Monday 27 September 2021

Government Shelved Plan To Regulate UBER and ‘Collaborative Transport’

Deputy Minister of the Presidency said that they (the government) will focus their energies on other initiatives, such as the restructuring of bus routes and public transport tariffs

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In February a group of taxi drivers protested in front of the Supreme Court of Justice looking to a decision from the Constitutional Court (Sala IV) over the operation of UBER in the country. (Alonso Tenorio, La Nacion)

Q COSTA RICA  – In April 2016, ruling party (PAC) legislator, Franklin Corella, introduced a bill to regulate UBER in Costa Rica and services offering “collaborative transport” by way of Apps (Internet-based applications).

A year and month later, the bill remains stalled, awaiting political will.

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Although Corella introduced the bill during the vivacity of UBER’s arrival in the country, neither legislators nor the Executive Branch of the government has actively promoted regulation.

The result has been government run-ins with the taxi drivers unions, meanwhile, UBER continues to thrive, increasing ridership, and similar services entering the foray.

“Respectfully, I think that the Government is wrong in its address of the issue, it is not with indifference or to avoid, and to make that nothing is happening in the country, when there is a legal uncertainty…the sensible thing is to go towards regulation and dialogue,” Corella told La Nacion.

The legislator insists that the operation of UBER and the arrival of others, impose the need to place an order in this modality of service.

“Either block the platform is blocked, which seems to me the wrong decision, or proceed with regulation and the government should subscribe to that discussion,” Corella emphasized.

Luis Paulino Mora, vice minister of the Presidency, accepted that there has been no greater effort by the government to push through regulation, saying that Casa Presidencial (Presidential House) efforts are to focus on other public transport priorities, such as the (bus) route sectorization plan and the regulation of tariffs.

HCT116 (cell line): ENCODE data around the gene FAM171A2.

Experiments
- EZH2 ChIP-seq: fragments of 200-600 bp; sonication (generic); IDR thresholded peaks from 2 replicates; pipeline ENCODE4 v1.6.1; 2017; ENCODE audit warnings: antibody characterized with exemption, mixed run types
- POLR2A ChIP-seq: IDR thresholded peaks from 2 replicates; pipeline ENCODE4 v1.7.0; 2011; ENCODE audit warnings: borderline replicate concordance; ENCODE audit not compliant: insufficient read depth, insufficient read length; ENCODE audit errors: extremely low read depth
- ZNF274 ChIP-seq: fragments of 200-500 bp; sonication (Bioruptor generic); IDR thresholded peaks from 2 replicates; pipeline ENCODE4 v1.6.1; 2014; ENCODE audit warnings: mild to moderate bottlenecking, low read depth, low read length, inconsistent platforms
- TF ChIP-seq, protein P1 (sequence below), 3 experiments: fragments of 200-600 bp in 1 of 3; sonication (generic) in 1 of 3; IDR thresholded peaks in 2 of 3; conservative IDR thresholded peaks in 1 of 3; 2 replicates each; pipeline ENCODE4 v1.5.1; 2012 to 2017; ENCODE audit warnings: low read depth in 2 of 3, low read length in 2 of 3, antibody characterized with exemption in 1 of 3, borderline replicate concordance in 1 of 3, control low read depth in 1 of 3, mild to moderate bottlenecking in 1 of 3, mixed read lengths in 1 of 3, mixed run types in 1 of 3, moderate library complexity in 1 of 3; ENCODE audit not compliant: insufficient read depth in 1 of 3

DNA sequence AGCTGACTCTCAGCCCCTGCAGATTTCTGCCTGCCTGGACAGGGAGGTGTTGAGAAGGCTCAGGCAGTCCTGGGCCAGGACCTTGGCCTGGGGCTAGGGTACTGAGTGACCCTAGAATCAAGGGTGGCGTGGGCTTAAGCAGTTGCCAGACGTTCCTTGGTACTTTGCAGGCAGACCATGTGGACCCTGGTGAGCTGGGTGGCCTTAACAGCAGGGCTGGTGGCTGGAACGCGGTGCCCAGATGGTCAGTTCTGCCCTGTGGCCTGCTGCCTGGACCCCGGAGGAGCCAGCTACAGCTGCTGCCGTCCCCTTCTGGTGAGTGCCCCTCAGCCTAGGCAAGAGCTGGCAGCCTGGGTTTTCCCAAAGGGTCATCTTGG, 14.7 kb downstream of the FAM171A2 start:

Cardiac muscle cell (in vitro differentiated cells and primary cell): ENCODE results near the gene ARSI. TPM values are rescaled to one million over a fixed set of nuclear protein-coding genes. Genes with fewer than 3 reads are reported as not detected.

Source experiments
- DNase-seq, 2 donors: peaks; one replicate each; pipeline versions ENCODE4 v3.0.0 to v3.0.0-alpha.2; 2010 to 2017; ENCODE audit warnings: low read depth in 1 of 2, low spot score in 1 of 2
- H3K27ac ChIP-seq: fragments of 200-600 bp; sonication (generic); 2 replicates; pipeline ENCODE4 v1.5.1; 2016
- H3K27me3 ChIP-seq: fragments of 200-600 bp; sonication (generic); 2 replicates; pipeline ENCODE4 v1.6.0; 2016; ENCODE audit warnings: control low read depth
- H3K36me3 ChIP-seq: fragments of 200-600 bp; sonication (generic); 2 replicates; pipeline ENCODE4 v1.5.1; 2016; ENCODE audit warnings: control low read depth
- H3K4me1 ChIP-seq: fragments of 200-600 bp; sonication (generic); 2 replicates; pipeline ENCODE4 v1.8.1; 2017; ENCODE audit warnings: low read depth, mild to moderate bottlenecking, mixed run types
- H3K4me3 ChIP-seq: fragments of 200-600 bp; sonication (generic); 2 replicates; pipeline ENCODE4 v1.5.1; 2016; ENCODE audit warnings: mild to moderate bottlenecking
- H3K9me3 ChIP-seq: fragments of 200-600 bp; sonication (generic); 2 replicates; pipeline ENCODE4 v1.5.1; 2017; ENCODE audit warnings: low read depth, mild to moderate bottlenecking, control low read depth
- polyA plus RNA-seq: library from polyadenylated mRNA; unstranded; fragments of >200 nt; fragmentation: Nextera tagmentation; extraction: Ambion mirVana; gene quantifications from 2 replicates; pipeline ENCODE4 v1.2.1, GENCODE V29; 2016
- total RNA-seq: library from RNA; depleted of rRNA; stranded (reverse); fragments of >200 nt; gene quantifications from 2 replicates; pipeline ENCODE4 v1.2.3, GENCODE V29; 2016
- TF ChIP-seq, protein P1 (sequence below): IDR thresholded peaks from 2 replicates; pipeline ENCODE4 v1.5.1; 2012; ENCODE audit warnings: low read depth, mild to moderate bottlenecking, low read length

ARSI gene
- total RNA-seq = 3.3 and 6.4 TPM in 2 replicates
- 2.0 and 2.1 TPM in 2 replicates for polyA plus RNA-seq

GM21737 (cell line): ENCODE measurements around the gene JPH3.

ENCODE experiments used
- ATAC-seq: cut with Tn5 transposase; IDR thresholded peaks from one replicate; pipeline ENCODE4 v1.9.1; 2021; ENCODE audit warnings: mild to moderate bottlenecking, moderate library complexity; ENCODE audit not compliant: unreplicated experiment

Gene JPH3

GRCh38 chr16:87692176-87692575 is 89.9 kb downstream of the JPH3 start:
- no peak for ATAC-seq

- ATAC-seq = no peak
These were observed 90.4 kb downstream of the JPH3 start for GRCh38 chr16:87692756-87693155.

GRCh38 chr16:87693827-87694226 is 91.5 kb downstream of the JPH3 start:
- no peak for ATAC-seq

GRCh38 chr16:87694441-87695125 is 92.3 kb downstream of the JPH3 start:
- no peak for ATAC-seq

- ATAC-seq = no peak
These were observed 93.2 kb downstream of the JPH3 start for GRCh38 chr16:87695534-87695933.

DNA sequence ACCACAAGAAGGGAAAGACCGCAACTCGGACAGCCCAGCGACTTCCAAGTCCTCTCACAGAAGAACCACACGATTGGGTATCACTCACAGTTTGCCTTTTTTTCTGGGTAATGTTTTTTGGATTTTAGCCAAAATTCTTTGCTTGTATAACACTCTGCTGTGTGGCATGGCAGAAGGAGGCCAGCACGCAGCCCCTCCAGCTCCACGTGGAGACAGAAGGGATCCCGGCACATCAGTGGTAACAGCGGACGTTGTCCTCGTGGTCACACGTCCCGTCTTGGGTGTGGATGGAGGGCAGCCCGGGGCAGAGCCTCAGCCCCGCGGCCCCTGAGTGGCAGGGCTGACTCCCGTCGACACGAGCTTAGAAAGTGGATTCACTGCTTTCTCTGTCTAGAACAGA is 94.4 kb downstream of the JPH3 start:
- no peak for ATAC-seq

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The bill, that was never placed on the legislative agenda, explains Corella, not only regulates the industry but, also proposes a 5% tax on each trip by way of the Apps and the creation of a ‘collaborative mobility office” within the Ministry of Economy, Industry, and Commerce (MEIC).

The latter to keep track of companies using the technology and ensure the safety of users.

The Controversy Is Not Over

While the government has ended plans for regulation, the controversy is not over.

The Autoridad Reguladora de Servicios Publicos (Aresep) has agreed to (once again) review the UBER situation in the country, this following a long day of protests by taxi drivers and meeting with taxi drivers union leaders on May 10.

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On that occasion, the taxi drivers and their union obtained a commitment by the Aresep for an answer on whether or not there will be a shutting down of the UBER (App) or some type of regulation with the current legal framework.

This answer is expected by June 10.

At the court level, the Constitutional Court, in February last, reactivated the application of fines for drivers that provided public transport services without being duly registered with the State.

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